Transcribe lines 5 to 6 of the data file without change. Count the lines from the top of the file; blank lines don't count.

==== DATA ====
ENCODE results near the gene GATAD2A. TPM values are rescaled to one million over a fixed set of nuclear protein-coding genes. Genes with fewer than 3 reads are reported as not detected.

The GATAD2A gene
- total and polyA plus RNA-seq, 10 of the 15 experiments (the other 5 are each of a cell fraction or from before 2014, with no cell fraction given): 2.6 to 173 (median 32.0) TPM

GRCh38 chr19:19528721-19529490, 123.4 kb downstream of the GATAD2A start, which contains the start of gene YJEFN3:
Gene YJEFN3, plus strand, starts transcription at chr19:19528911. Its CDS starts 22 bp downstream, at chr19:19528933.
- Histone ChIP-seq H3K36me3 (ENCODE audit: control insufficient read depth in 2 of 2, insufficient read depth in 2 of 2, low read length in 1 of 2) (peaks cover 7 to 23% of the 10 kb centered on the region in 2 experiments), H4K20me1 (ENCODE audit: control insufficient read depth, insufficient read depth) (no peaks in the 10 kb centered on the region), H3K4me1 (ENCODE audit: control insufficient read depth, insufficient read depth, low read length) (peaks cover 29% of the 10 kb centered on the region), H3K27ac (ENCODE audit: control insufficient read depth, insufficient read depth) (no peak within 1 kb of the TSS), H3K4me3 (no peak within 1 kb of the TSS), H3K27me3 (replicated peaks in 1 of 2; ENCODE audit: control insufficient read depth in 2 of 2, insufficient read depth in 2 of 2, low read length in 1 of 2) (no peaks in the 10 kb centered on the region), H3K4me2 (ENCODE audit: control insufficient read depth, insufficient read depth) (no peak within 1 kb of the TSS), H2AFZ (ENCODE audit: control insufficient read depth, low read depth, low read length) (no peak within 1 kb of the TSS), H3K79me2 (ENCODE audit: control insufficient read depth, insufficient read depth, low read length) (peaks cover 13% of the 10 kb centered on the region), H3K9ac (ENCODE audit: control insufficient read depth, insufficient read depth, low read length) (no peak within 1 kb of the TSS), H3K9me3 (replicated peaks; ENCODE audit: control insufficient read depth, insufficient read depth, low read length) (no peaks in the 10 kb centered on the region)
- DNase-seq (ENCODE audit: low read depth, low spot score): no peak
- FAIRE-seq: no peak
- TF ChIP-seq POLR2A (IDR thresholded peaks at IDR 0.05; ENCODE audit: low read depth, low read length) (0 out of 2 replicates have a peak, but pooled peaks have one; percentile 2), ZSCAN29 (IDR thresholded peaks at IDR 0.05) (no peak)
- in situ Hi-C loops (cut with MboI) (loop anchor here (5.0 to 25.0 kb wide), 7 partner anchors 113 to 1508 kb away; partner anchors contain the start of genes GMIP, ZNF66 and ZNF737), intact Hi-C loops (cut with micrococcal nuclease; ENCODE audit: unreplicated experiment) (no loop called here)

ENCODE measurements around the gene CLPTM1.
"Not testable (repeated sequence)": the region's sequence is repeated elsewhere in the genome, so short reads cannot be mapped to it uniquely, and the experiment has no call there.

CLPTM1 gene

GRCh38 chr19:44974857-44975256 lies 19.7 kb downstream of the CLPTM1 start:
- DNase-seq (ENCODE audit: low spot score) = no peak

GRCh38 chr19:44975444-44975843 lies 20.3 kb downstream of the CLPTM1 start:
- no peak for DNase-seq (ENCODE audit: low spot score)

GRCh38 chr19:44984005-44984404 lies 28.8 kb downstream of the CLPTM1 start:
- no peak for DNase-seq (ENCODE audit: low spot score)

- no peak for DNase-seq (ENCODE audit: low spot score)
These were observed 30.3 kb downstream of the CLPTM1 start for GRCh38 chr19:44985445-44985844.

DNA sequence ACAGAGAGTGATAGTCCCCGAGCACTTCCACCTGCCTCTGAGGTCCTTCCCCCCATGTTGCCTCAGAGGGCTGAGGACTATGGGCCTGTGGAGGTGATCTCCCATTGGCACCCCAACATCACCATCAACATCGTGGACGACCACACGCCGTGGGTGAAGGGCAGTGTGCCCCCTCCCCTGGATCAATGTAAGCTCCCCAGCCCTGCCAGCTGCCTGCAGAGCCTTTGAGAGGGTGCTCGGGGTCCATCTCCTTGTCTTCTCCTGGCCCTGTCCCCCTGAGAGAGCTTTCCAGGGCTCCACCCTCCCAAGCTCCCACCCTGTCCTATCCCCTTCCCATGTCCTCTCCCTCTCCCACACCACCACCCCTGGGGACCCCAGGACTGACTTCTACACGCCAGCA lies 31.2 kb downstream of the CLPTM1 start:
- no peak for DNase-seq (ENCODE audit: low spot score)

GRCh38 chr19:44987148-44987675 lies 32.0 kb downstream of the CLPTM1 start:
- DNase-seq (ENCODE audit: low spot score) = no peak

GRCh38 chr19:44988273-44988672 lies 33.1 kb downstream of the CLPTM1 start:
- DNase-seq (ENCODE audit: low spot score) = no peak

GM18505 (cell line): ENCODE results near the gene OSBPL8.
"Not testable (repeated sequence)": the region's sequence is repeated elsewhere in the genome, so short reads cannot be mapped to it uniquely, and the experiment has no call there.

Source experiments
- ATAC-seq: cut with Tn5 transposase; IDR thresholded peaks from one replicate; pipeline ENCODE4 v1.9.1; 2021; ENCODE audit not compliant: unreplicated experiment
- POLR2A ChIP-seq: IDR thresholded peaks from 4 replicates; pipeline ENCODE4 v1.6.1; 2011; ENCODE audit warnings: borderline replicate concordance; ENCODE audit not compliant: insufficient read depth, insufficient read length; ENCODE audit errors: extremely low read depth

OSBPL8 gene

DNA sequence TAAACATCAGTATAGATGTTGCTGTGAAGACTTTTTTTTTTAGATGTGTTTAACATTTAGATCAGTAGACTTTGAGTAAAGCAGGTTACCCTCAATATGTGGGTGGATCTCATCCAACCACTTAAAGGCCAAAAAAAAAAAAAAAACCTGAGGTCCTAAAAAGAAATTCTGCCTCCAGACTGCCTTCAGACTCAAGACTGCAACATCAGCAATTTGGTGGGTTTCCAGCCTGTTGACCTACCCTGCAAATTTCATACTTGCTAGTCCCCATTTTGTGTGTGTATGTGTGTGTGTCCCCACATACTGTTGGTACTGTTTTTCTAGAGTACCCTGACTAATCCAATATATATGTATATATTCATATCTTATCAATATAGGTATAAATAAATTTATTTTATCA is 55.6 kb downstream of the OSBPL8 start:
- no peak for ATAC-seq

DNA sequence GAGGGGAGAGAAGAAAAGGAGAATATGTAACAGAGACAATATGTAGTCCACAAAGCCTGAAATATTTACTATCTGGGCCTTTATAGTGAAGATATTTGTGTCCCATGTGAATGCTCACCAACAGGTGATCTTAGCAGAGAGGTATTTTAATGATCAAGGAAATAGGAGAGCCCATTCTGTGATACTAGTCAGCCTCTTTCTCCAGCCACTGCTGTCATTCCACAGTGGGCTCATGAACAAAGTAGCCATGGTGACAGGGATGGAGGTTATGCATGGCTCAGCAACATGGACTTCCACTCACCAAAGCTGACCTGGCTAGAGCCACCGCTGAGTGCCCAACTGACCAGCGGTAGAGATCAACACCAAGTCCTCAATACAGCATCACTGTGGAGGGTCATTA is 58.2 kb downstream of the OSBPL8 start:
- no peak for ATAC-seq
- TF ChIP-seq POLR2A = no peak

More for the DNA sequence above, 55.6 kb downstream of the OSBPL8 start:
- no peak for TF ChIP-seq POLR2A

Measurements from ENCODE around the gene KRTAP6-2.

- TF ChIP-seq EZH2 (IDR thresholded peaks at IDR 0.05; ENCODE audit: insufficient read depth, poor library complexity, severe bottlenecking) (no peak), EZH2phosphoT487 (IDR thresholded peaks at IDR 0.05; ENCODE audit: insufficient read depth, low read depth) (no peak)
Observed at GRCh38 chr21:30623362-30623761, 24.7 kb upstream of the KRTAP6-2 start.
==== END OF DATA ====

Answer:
Gene YJEFN3, plus strand, starts transcription at chr19:19528911. Its CDS starts 22 bp downstream, at chr19:19528933.
- Histone ChIP-seq H3K36me3 (ENCODE audit: control insufficient read depth in 2 of 2, insufficient read depth in 2 of 2, low read length in 1 of 2) (peaks cover 7 to 23% of the 10 kb centered on the region in 2 experiments), H4K20me1 (ENCODE audit: control insufficient read depth, insufficient read depth) (no peaks in the 10 kb centered on the region), H3K4me1 (ENCODE audit: control insufficient read depth, insufficient read depth, low read length) (peaks cover 29% of the 10 kb centered on the region), H3K27ac (ENCODE audit: control insufficient read depth, insufficient read depth) (no peak within 1 kb of the TSS), H3K4me3 (no peak within 1 kb of the TSS), H3K27me3 (replicated peaks in 1 of 2; ENCODE audit: control insufficient read depth in 2 of 2, insufficient read depth in 2 of 2, low read length in 1 of 2) (no peaks in the 10 kb centered on the region), H3K4me2 (ENCODE audit: control insufficient read depth, insufficient read depth) (no peak within 1 kb of the TSS), H2AFZ (ENCODE audit: control insufficient read depth, low read depth, low read length) (no peak within 1 kb of the TSS), H3K79me2 (ENCODE audit: control insufficient read depth, insufficient read depth, low read length) (peaks cover 13% of the 10 kb centered on the region), H3K9ac (ENCODE audit: control insufficient read depth, insufficient read depth, low read length) (no peak within 1 kb of the TSS), H3K9me3 (replicated peaks; ENCODE audit: control insufficient read depth, insufficient read depth, low read length) (no peaks in the 10 kb centered on the region)